I had started working on a very special quilt for a terminally ill person. I really don’t like doing these type quilts! They are always bad, bad ju ju for me. Yet, I get them quite often. It’s so hard to say no to a long time customer even though I say over and over and over again….. please NO deadline quilts. Quilts with deadlines should be taken somewhere else. Yes, I know, I need to practice saying NO. When I forget, I get into trouble.
It took a few days to get the batting. Right off there are many issues to be dealt with. Not bad piecing issues. Bad piecing would be easy to work with. No, this quilt is perfectly pieced and perfectly pressed yet it has several issues to give me pause. Here is the description:
It’s actually two quilts. One is for the back, seen here. The picture part is printed on very tightly woven fabric made for clearer printed photos. Makes great photos but is extremely difficult to quilt.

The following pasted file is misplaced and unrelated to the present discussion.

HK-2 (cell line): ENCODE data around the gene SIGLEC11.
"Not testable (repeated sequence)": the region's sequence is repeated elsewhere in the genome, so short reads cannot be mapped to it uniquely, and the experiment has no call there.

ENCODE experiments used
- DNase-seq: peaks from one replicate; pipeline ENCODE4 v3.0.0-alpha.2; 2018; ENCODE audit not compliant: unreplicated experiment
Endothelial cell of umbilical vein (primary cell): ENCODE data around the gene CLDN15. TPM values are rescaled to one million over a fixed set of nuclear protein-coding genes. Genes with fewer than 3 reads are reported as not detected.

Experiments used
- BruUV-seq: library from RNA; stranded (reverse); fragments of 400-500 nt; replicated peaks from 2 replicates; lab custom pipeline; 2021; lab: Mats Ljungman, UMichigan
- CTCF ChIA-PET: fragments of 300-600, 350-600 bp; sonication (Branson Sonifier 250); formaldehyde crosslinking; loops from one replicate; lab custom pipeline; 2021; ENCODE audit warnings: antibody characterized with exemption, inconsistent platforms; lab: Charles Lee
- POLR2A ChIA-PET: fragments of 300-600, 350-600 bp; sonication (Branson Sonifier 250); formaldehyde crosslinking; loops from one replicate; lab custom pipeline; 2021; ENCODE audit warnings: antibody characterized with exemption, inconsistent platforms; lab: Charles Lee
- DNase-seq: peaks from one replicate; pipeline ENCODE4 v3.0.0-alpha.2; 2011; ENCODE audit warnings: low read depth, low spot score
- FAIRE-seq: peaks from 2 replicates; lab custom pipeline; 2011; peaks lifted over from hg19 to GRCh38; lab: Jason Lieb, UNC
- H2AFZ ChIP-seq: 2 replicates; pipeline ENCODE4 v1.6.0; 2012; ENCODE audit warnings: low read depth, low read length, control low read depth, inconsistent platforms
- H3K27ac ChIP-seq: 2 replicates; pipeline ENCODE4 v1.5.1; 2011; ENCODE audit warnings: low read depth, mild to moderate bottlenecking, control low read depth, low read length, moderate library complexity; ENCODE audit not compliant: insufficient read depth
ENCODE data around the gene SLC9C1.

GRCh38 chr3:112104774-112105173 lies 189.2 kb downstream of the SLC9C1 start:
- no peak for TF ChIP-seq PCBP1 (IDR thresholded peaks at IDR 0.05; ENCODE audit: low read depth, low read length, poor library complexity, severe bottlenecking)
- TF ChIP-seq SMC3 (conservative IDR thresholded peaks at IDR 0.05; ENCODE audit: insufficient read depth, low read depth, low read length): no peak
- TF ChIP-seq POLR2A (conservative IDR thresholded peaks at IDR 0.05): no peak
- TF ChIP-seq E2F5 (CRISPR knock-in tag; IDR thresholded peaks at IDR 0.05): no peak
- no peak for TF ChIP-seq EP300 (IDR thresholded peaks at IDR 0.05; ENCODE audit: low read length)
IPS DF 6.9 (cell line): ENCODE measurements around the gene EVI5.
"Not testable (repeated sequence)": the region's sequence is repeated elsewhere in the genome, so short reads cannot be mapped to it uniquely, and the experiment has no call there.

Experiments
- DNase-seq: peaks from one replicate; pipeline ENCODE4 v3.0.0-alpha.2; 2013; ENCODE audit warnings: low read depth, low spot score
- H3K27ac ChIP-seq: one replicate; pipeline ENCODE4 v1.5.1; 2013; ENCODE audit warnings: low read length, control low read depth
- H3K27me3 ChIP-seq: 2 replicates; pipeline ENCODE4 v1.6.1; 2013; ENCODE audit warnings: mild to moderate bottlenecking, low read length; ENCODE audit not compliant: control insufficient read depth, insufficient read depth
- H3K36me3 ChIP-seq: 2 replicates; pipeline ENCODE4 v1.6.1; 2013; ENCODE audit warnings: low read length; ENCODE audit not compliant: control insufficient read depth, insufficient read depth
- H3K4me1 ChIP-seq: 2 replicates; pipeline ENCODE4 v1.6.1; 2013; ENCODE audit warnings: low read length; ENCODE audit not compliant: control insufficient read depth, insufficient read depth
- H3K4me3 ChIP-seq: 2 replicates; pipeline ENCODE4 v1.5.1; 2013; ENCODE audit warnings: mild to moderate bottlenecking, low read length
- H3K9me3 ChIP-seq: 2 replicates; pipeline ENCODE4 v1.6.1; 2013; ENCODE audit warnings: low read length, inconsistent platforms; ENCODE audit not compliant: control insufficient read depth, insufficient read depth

This is the other quilt for the front. Again, there are the pictures printed on tightly woven fabric. So that’s tightly woven fabric on top of tightly woven fabric. Oie!
Here is the 3D raised area around the blocks. Looks nice but will be hard to quilt around. This makes it especially difficult to stabilize the quilt because I usually SID around blocks to stabilize. No way to SID those seams. The trim is sewn into the seam.
Here is the multiple layers of fabric at the seam intersections. Must avoid those very hard fabric warts. Most especially avoid if one from the front falls on top of one on the back.
She wants two layers of batting to create loft to certain areas of the quilt. She wants a wool batting and a low loft. The pictures should stay flat. She wants the applique to be raised and possibly a raised feather along the border to meet up with the applique.
She wants the pieced part of the blocks to be raised also. To give dimension to the hexie flowers and then flatten the background.